It was an honor to moderate the opening session of the Master’s Conference Legal – NY last Wednesday. The expert panel of thought leaders provided terrific insight into what matters most when they select an eDiscovery service provider.
A big thank you Denise E. Backhouse of Littler Mendelson, Aulden Burcher-DuPont of Kirkland & Ellis, Michael G. Scavelli of Steptoe, and Michael Bohner of Cleary Gottlieb Steen & Hamilton – and to our wonderful audience! We covered a lot of ground, and I’m happy to share some takeaways from the session:
From Case Assessment to Vendor Selection
Understanding the major aspects of each project is key to avoiding foreseeable hurdles that may occur down the road. A number of details will inform a firm’s decision on whether to use in-house eDiscovery resources or engage a narrow pool of service providers. These details may include items such as:
- Type of matter
- Device and data types in scope
- Privacy and/or regulatory restrictions
- Data volume
Experienced law firms work with client and service provider stakeholders to ensure all facets of the matter are evaluated, which is particularly important with complex cases.
eDiscovery vendors often provide valuable insight into the capabilities of various technologies along with a different perspective on cost considerations that can help set client expectations.
Each case has a unique combination of challenges that may require specialized skills, technology, or customized solutions. Because of this, law firms will select the eDiscovery service provider whose offerings best align with the nuanced needs of the matter, regardless of past successes, MSA partnerships, or a client’s standing relationship with a vendor.
The Right Tools for the Right Job
Large law firms generally know the limitations of established commercial eDiscovery applications. These tools may not be best suited to handle data sourced from workplace collaboration tools, social media applications, CRM systems, audio/visual files, and structured databases. Each may require the use of specialized technology, processes, or novel approaches requiring robust engineering capabilities.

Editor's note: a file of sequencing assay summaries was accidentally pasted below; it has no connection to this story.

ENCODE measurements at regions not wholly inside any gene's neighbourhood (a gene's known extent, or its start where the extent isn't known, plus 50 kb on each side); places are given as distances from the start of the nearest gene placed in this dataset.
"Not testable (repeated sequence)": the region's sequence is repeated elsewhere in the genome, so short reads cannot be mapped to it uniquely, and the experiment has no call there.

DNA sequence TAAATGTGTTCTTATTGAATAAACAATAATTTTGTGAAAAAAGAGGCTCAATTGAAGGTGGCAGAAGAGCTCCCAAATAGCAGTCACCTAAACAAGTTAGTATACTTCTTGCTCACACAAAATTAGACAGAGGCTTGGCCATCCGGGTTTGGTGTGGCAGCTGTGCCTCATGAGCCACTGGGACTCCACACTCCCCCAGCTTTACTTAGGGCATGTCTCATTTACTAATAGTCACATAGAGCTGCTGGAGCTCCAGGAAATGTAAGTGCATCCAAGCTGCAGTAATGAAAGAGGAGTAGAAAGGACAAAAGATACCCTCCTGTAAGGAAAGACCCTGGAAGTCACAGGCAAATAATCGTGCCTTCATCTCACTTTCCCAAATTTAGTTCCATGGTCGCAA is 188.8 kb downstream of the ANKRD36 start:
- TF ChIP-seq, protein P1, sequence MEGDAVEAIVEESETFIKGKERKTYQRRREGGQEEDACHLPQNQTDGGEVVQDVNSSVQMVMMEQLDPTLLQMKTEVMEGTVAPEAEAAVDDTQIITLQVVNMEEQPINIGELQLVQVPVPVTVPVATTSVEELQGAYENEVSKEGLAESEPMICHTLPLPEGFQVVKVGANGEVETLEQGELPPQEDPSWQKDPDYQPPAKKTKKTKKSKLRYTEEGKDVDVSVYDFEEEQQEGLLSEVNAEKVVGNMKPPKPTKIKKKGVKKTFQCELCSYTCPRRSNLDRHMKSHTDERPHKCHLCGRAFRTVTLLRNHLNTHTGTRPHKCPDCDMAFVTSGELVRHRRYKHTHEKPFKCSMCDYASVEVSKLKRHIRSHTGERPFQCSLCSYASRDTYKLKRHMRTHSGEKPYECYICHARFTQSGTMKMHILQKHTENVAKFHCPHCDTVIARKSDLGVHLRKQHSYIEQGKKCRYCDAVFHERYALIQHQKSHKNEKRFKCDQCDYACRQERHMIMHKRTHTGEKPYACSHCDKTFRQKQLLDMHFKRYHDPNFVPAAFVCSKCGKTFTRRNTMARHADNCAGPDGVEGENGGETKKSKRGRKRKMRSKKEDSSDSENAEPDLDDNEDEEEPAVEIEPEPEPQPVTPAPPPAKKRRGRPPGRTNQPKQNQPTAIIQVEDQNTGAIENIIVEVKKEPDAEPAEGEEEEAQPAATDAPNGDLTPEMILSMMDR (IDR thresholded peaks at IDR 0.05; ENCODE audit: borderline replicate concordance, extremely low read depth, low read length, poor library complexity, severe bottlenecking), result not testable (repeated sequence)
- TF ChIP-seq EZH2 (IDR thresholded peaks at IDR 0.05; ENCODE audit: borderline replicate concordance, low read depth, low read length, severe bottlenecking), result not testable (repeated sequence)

This requires firms to dedicate team members to continually evaluate new versions of existing tools, competing proprietary applications, and new service/software offerings to know which eDiscovery provider will have the right mix of technology for a given matter.
Effective vendors will help keep these team members informed of fast-developing features, particularly those focused on reducing cost, such as using Large Language Models (LLMs) and Generative AI to reduce spend on large document reviews.
Project Management Can Win the Day
The quality of project management (PM) support is always a major consideration for firms when choosing a provider, and it is also a major reason they may keep the work in-house. Attorneys need to trust the PM on many levels.
For example, clients who are new to eDiscovery need a project manager who can effectively partner with counsel in providing clear and thorough explanations about the process in a manner that alleviates what is often an unsettling experience, especially if the client’s personal data is involved.
Likewise, savvy clients will expect their PM team to be structured to provide coverage across time zones and have the ability to work independently on complex tasks. They’ll expect proactive recommendations for approaches the attorneys may have not previously considered. In both scenarios, the PM will certainly be expected to provide frequent and accurate budget and progress reports.
Law firms understand that data issues and other complexities can cause things to go awry. How the PMs manage to “right the ship,” however, is what matters most. Firms track project manager performance and will factor PM strength when selecting a provider for their next matter.
Pricing, Pricing, Pricing
Pricing is always important, but often it is not the driving factor in a firm’s selection process. Low rates may be appealing, or even necessary, for small, straightforward projects, but companies understand that expertise and greater breadth of services come at higher cost.
Law firm partners expect clarity and accuracy in the estimates they receive. If presented with a low bid only to quickly experience cost overruns, they will likely challenge the fees and consider not working with the provider again. Overall spend matters even if the firm wins the case. Proportionality is an important measure of success so a firm may request a “not to exceed” or flat-fee pricing model.
It’s worth noting that while pricing may not be “top of mind” at the start of an engagement, it often ends there as the matter endures. Firms prefer to work with vendors who provide transparency, conduct invoice reviews, and hold frequent budget discussions, which ultimately helps with their client conversations.
It’s clear that selecting an eDiscovery vendor involves a series of complex considerations. The selected eDiscovery vendor should not merely be a service provider. They must function as a part of the firm’s team, a dependable ally who can consistently adapt to evolving needs.
Thank you to Kevin M. Clark and Marla Mohr for organizing a very successful and enjoyable event. And, of course, thank you to Morgan, Lewis & Bockius LLP for their hospitality.